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The How and Why of One Variable Calculus

Amol Sasane
John Wiley
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BLL Rating: 

The Basic Library List Committee suggests that undergraduate mathematics libraries consider this book for acquisition.

[Reviewed by
William J. Satzer
, on

This is not a typical calculus book. The title is a bit of a tip-off, although the emphasis should probably be more on the “why” than the “how”. The author says that his book is intended as a textbook for honors calculus and that high school mathematics provides an adequate background. He notes that the book might also be used as supplementary reading for a regular methods-based calculus course or as a text for a transition-to-analysis class.

The book begins with an extended treatment of the real numbers: field axioms, order axioms, the least upper bound property and a brief look at Dedekind cuts. Following this are chapters on sequences, continuity, differentiation, integration and series. All the classic theorems of basic calculus are carefully stated and proved. The usual methods and techniques of calculus are not absent, just downplayed.

The pace is very deliberate. The author lays the groundwork for theorems carefully with examples and exercises. Proofs are clear and full of detail. The author tells students that they need not fully understand the theorems on first reading. He tells them that they should review the examples and exercises that follow, try to understand why the theorems are important, and then go back and study the proofs.

The author includes several topics that don’t often appear in calculus books. An extended treatment of the real numbers goes well beyond the usual quick overview. Sequences appear early. The chapter on continuity discusses how continuous functions preserve convergent sequences and connectedness and why uniform convergence and uniform continuity are important. One consequence of this is that it takes about 125 pages to get to the derivative. The concluding chapter on series has material that is more sophisticated than the more basic treatment that once appeared late in first year calculus.

Both examples and exercises have a broad range of difficulty and sophistication. Included, for instance, is a painstakingly complete proof that constant functions are continuous, but there is also an extended treatment of the Cantor set and proofs that the Cantor set has zero “length” and that the indicator function of the Cantor set is Riemann integrable.

The exercises are plentiful, well-selected and well-constructed. Detailed solutions to all exercises are provided; they fill the last 150 pages of the book. The author admonishes students to avoid peeking at solutions until they have made serious efforts at solving them. Whether this is idealistic or naïve, it means that instructors may need to provide separate exercises of their own.

A lot of lovely mathematics appears here, presented in a way that many of us would have loved as students. So it puzzles me that a short introductory section called “Why study calculus?” mostly cites four applications that range from somewhat interesting to …well… dull. A student capable of using this book should be inspired by the wonderful mathematics. Perhaps the author could provide a few dazzling applications too.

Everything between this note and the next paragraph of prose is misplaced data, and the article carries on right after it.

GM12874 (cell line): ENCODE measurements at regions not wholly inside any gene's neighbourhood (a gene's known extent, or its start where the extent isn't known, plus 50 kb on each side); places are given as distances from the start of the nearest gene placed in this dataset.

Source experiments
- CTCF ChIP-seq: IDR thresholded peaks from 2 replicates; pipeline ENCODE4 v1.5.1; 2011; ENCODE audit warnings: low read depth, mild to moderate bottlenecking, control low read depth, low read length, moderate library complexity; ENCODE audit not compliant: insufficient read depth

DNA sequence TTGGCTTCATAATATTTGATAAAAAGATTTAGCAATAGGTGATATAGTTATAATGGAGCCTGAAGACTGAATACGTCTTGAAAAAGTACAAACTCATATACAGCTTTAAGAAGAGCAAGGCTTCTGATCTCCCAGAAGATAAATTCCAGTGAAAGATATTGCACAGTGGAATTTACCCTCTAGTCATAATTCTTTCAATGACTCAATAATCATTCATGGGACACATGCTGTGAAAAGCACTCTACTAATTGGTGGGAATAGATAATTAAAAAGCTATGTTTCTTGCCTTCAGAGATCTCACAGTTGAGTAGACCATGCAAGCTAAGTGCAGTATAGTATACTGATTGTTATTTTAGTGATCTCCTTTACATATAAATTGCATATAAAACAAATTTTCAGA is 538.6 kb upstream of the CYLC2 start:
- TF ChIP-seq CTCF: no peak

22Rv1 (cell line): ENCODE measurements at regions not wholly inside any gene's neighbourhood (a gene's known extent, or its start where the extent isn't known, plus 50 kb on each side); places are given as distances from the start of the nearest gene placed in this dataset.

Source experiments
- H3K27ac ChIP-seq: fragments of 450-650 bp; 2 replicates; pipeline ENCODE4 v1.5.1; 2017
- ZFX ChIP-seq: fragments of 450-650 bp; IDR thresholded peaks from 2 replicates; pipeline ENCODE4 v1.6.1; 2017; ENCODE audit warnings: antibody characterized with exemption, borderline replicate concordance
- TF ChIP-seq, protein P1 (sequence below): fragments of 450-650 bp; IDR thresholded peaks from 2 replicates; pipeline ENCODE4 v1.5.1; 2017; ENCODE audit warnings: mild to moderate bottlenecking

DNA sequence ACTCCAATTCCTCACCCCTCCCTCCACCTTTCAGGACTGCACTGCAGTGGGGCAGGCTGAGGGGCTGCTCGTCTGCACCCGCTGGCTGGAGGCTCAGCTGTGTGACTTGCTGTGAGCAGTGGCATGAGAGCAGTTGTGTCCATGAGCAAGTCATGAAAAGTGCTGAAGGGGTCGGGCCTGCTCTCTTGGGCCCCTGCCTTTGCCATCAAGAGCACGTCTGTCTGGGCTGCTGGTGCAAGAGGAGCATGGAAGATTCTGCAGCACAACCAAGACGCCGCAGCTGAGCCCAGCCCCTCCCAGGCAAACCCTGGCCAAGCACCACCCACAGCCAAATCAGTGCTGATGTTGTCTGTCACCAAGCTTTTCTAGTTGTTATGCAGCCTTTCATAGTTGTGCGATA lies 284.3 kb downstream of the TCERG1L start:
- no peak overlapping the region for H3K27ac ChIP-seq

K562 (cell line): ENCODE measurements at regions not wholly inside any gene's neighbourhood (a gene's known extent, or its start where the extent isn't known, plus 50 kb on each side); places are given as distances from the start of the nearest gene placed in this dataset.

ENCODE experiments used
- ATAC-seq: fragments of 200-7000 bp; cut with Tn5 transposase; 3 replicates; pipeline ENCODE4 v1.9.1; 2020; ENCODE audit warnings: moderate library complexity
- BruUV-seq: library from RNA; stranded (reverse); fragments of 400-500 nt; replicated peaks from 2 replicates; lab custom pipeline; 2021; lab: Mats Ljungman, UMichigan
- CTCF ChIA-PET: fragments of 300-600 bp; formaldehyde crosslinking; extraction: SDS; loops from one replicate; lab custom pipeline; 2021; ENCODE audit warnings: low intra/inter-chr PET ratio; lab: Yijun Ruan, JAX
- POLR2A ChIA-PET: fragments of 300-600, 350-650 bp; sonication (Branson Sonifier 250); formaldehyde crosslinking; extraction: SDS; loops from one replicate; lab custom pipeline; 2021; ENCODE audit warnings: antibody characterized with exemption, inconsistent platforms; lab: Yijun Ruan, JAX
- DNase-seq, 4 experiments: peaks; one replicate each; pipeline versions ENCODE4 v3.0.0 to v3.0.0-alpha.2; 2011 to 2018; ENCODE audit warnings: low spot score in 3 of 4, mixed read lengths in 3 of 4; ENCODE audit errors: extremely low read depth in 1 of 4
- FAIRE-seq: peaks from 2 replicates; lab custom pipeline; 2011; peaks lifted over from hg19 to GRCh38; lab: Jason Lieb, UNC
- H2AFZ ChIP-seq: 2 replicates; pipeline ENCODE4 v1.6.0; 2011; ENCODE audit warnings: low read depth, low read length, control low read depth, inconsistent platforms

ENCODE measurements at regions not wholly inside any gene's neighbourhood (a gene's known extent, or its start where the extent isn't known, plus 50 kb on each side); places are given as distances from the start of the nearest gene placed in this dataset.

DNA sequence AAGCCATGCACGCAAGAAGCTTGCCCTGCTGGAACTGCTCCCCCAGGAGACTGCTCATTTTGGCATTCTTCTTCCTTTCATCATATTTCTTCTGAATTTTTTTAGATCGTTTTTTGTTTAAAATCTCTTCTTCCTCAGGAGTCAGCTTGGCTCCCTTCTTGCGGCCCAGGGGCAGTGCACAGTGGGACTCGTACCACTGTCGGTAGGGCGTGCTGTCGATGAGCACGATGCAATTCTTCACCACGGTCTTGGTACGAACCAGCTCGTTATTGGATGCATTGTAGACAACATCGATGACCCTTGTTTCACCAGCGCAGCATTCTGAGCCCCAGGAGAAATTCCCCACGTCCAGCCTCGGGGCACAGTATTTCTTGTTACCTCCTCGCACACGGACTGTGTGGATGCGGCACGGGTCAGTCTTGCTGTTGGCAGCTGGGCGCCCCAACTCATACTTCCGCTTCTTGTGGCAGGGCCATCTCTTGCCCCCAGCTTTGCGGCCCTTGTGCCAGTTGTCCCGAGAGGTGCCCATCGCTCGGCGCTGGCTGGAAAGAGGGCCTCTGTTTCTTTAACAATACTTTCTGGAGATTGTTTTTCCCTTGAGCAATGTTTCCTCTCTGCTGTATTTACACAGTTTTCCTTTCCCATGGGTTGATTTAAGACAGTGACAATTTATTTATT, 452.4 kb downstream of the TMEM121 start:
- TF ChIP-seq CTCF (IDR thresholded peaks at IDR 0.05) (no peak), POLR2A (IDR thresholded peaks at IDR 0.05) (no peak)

Bill Satzer ( is a senior intellectual property scientist at 3M Company, having previously been a lab manager at 3M for composites and electromagnetic materials. His training is in dynamical systems and particularly celestial mechanics; his current interests are broadly in applied mathematics and the teaching of mathematics.

Preface ix

Introduction xi

Preliminary notation xv

1 The real numbers 1

1.1 Intuitive picture of R as points on the number line 2

1.2 The field axioms 6

1.3 Order axioms 8

1.4 The Least Upper Bound Property of R 9

1.5 Rational powers of real numbers 20

1.6 Intervals 21

1.7 Absolute value | · | and distance in R 23

1.8 (∗) Remark on the construction of R 26

1.9 Functions 28

1.10 (∗) Cardinality 40

Notes 43

2 Sequences 44

2.1 Limit of a convergent sequence 46

2.2 Bounded and monotone sequences 54

2.3 Algebra of limits 59

2.4 Sandwich theorem 64

2.5 Subsequences 68

2.6 Cauchy sequences and completeness of R 74

2.7 (∗) Pointwise versus uniform convergence 78

Notes 85

3 Continuity 86

3.1 Definition of continuity 86

3.2 Continuous functions preserve convergence 91

3.3 Intermediate Value Theorem 99

3.4 Extreme Value Theorem 106

3.5 Uniform convergence and continuity 111

3.6 Uniform continuity 111

3.7 Limits 115

Notes 124

4 Differentiation 125

4.1 Differentiable Inverse Theorem 136

4.2 The Chain Rule 140

4.3 Higher order derivatives and derivatives at boundary points 144

4.4 Equations of tangent and normal lines to a curve 148

4.5 Local minimisers and derivatives 157

4.6 Mean Value, Rolle’s, Cauchy’s Theorem 159

4.7 Taylor’s Formula 167

4.8 Convexity 172

4.9 00 form of l’Hôpital’s Rule 180

Notes 182

5 Integration 183

5.1 Towards a definition of the integral 183

5.2 Properties of the Riemann integral 198

5.3 Fundamental Theorem of Calculus 210

5.4 Riemann sums 226

5.5 Improper integrals 232

5.6 Elementary transcendental functions 245

5.7 Applications of Riemann Integration 278

Notes 296

6 Series 297

6.1 Series 297

6.2 Absolute convergence 305

6.3 Power series 320

Appendix 335

Notes 337

Solutions 338

Solutions to the exercises from Chapter 1 338

Solutions to the exercises from Chapter 2 353

Solutions to the exercises from Chapter 3 369

Solutions to the exercises from Chapter 4 388

Solutions to the exercises from Chapter 5 422

Solutions to the exercises from Chapter 6 475

Bibliography 493

Index 495